General Program 8 :45- 9 :15 A.M. Prayer and Praise Service. 9:15- 9:30 a . m . Song Service. 9 :30-10:20 a . m . Bible Study Hour.—John A. Hubbard. 10:20-ll :15 a . m . Missionary Hour. 11:15- 4 :00 p . m . Free Time. . 4 :00- 5 :00 p . m . Victorious Life.—Charles G. Trumbull and A. T. O’Rear. 5:00- 7:00 p . m . Dinner and Free Time. 7 :00- 7 :50 p . m . Young People's Victory Circle. 7 :50- 9 :00 p . m . Evangelistic ^Message and De­ cision Service. — Oswald 'J. Smith and Louis T. Talbot. 9:15-10 :00 p . m . Young People's Fireside Fel­ lowship. Conference Director—William G. Nyman. Conference Song Leader—Woodrow Rood. Conference Pianist—Gordon Hooker. Daily Program fo r Adults and Yottng People SATURDAY, AUGUST 28. 7 :50- 9 :00 p . m . Opening Conference Message. Louis T. Talbot. SUNDAY, AUGUST 29. 9 :30 a . m . Sunday School, with Regular Departments and Classes. 11:00 a . m . Morning Worship Period. The Most Important Truth in the Bible.— Oswald J. Smith. 4 :00 p . m . H ow Much Victory Can We Have?—Charles G. Trumbull. 7:50 p . m . Prophetic Message.—Louis T. Talbot. MONDAY, AUGUST 30. 9 :30 a . m . The General Plan of the Tab­ ernacle.—John A. Hubbard. 10:30 a . m . Missionary Hour.—China Day. 4 :00 p . m . The Secret of Surrender.— Charles G. Trumbull. 7 :50 p . m . Saving Faith or What It Means to Believe.—Oswald J. Smith. 9 :30 a . m . The Brazen Altar.—John A. Hubbard. 10:30 a . m . Missionary Hour.—Africa Day. 4 :00 p . m . The Faith for Victory.— Charles G. Trumbull. ^ 7 :50 p . m . Salvation vs. Religion or Which Church Saves ?—Os­ wald J. Smith. 9:30 a . m . The Laver.— John A. Hub­ bard. 10:30 a . m . Missionary Hour.—India Day. 4:00 p . m . Can Victory be Maintained?— . Charles G. Trumbull. 7 :50 p . m . The Question That Settles Destiny.—Oswald J. Smith. 9 :30 a . m . The Table of Shewbread and the Golden Candlestick.—John A. Hubbard. 10:30 a . m . Missionary Hour.—Mexico and Central America Day. 4 :00 p . m . Jesus Is Victor. — A. T. O’Rear. 7 :50 p . m . Five Solemn Facts or the Un­ pardonable Sin.—Oswald J. Smith. THURSDAY, SEPTEMBER 2. TUESDAY, AUGUST 31. WEDNESDAY, SEPTEMBER 1.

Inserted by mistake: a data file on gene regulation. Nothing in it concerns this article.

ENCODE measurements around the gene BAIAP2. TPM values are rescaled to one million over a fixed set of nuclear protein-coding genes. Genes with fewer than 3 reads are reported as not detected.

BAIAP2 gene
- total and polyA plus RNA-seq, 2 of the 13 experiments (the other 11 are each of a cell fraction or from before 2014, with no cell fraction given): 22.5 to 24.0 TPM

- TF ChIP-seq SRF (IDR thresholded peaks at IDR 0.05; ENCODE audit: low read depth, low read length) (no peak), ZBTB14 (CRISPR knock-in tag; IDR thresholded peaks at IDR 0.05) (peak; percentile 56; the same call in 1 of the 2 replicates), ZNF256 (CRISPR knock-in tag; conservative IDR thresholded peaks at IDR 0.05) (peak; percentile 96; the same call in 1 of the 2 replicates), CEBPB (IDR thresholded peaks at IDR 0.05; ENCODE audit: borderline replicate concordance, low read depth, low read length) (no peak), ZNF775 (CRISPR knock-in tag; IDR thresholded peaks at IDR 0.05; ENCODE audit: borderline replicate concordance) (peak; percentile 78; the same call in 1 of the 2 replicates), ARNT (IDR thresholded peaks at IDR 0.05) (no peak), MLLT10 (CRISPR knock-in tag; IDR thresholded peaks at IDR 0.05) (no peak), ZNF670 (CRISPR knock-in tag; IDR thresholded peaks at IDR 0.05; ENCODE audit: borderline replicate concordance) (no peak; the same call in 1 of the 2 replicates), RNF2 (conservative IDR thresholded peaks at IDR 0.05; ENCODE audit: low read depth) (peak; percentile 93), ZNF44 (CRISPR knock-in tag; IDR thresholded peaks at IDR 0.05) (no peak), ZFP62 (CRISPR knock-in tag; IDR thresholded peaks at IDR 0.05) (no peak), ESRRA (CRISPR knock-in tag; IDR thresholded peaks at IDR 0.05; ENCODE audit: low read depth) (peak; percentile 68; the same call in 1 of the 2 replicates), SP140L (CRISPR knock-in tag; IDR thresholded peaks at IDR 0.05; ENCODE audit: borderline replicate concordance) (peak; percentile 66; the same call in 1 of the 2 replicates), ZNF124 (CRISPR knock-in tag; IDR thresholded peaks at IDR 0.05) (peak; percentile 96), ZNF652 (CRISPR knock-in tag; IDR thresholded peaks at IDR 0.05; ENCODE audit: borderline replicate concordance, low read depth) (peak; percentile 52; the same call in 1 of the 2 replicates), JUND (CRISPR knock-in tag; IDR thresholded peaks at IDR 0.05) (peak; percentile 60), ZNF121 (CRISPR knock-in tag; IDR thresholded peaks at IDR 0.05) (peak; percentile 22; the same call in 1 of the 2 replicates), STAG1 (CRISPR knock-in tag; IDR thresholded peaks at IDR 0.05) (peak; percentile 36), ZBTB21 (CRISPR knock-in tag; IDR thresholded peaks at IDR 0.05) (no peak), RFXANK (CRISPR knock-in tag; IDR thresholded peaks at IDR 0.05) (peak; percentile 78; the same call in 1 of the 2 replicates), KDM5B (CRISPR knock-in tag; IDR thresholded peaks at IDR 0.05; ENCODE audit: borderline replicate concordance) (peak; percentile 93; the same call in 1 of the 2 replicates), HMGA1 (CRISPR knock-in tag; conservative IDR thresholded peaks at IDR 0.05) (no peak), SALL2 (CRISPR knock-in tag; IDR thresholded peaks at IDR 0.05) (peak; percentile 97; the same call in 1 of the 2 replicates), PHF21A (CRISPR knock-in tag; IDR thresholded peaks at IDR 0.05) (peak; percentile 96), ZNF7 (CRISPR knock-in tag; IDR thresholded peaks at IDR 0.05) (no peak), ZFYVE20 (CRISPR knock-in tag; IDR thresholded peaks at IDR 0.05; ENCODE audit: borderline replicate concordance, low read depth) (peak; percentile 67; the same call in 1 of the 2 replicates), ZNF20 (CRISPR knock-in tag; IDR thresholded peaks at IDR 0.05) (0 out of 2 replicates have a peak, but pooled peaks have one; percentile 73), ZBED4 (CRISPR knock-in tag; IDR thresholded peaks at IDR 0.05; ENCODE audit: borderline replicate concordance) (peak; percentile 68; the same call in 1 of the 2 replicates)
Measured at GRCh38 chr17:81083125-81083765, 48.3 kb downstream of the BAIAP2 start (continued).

The young people's program is under the general supervision of Elmer Olson« For the morning and afternoon sessions and the 7 :50 to 9 :00 evening service, the young people will meet with the adults. The program for the special young people's Victory Circle and Fire­ side Fellowship is as follows: